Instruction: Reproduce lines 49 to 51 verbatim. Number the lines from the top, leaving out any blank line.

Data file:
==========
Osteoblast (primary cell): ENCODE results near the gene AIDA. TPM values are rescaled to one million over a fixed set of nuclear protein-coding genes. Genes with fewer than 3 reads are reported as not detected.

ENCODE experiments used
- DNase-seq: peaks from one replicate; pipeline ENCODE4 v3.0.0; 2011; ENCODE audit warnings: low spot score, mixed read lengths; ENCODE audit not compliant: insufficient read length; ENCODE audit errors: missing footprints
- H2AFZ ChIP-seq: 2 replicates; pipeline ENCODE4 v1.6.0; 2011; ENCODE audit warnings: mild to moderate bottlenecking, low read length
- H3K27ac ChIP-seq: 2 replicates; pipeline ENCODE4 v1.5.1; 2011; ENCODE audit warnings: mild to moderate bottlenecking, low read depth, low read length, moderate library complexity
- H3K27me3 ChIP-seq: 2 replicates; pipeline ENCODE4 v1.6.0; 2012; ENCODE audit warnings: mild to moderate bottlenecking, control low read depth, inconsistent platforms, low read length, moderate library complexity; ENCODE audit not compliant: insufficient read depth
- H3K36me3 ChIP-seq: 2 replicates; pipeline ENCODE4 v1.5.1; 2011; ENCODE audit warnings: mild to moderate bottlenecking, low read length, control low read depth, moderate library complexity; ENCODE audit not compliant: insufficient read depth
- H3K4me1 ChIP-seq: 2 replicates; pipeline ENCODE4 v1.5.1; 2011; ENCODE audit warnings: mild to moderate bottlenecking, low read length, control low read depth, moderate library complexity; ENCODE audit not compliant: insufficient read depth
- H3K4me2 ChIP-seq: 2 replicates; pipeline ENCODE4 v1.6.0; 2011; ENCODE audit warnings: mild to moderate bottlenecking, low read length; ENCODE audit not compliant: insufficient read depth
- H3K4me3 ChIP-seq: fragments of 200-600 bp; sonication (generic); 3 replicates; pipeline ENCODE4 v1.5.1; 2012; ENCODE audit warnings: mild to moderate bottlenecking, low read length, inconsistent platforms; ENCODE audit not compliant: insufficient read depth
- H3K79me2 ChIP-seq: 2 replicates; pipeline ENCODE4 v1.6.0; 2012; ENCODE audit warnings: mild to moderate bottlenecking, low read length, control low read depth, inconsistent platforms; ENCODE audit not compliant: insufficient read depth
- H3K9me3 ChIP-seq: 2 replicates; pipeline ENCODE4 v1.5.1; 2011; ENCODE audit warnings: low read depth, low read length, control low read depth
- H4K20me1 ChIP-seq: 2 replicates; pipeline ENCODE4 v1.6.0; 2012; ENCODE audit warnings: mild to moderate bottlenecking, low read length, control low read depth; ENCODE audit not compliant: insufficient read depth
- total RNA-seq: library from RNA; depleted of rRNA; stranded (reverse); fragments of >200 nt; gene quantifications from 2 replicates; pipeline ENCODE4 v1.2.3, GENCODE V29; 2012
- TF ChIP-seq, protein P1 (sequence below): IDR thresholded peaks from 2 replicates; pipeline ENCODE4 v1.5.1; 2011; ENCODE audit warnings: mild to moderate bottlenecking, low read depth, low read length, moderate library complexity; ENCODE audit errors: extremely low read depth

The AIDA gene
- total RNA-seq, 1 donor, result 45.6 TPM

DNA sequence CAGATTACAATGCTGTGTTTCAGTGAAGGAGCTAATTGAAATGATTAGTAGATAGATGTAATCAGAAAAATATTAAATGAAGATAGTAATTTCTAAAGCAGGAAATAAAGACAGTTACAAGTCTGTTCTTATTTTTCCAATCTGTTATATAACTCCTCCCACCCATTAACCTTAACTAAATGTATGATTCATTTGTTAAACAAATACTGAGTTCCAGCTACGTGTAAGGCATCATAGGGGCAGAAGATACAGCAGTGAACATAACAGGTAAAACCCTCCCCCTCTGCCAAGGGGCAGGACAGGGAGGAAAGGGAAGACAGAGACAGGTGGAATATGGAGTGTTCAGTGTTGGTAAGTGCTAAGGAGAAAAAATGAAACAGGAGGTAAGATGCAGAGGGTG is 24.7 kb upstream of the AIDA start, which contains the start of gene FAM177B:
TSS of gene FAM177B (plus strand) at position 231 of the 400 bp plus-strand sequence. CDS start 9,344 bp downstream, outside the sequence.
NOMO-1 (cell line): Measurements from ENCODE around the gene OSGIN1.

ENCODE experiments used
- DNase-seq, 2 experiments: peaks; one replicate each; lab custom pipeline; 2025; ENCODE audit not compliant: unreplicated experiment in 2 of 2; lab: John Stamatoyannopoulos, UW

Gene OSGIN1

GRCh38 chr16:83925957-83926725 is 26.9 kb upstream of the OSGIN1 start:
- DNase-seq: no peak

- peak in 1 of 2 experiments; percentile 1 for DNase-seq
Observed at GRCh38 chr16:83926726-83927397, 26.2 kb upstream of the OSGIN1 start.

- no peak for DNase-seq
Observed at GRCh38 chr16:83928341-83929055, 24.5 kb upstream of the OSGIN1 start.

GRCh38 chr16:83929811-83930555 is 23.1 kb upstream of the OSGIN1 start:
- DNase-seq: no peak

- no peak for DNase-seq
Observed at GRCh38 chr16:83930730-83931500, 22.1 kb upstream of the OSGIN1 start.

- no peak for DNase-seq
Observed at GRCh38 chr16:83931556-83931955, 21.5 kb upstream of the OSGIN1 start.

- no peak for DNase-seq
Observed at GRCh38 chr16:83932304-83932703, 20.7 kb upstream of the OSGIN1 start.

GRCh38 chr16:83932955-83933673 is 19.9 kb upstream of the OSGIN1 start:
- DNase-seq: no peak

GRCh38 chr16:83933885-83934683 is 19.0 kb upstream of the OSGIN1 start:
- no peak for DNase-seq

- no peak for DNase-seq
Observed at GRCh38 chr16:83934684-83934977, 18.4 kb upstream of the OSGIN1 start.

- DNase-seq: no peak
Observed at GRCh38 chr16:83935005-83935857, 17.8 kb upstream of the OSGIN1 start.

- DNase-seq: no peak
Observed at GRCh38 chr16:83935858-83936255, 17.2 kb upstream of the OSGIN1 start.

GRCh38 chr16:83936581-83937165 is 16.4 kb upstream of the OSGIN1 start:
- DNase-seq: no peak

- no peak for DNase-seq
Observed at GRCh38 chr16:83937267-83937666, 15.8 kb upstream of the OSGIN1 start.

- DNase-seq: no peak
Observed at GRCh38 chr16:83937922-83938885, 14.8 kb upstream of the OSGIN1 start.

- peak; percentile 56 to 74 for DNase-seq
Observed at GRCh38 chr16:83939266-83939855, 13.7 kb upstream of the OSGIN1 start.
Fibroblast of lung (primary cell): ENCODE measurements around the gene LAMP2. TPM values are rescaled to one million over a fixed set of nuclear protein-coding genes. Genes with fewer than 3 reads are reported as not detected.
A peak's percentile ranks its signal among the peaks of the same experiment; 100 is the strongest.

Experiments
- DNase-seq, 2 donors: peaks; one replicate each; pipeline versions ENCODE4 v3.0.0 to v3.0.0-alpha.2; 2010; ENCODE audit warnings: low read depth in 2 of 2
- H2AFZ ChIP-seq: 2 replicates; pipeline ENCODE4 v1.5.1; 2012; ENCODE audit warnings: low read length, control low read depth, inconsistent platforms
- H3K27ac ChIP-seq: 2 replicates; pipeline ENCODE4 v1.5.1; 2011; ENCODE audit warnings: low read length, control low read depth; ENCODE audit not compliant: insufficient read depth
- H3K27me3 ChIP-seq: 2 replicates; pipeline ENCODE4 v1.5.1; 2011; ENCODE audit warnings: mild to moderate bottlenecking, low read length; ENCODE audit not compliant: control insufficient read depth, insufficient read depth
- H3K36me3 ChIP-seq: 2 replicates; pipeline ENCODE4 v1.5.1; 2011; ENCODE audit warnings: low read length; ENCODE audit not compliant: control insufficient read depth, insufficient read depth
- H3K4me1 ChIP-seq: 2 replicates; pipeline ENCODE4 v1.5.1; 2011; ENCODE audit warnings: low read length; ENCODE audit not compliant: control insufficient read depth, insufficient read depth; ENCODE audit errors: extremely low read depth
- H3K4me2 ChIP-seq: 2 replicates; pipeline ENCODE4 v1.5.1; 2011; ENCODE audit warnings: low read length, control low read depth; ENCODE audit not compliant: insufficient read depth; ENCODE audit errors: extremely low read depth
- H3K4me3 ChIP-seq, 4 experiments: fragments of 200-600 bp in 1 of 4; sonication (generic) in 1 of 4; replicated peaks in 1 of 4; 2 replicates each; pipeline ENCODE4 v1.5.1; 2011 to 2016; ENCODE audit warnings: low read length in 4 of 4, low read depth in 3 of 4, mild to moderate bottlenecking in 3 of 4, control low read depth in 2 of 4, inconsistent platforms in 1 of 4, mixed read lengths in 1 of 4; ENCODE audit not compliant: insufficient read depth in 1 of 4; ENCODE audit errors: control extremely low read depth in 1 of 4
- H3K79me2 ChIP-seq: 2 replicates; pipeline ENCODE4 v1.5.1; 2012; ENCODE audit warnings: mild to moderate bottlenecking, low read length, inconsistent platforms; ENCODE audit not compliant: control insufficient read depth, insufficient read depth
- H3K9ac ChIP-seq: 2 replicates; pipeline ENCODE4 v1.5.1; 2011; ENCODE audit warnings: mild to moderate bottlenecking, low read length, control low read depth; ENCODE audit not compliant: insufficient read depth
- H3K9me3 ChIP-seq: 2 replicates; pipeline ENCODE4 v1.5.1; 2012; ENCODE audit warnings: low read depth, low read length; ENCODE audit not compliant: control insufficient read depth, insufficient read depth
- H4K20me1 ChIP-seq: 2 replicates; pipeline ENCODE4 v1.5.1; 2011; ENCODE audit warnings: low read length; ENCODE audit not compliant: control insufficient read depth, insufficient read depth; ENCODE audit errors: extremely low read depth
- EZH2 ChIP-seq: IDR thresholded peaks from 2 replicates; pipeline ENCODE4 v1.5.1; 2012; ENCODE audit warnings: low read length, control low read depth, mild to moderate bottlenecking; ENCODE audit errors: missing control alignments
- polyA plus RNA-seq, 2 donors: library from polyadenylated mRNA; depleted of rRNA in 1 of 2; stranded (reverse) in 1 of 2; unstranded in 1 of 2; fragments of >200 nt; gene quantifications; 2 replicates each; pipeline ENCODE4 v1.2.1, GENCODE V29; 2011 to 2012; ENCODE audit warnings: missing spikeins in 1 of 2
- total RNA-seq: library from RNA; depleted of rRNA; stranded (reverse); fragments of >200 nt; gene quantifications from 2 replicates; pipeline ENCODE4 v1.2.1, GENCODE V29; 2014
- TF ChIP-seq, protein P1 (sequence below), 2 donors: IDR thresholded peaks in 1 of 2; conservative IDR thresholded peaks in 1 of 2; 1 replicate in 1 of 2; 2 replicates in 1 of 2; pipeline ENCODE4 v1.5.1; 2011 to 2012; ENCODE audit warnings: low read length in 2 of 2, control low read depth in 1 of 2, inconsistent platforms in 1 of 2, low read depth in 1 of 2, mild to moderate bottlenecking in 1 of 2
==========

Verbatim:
- DNase-seq: no peak

- no peak for DNase-seq
Observed at GRCh38 chr16:83937267-83937666, 15.8 kb upstream of the OSGIN1 start.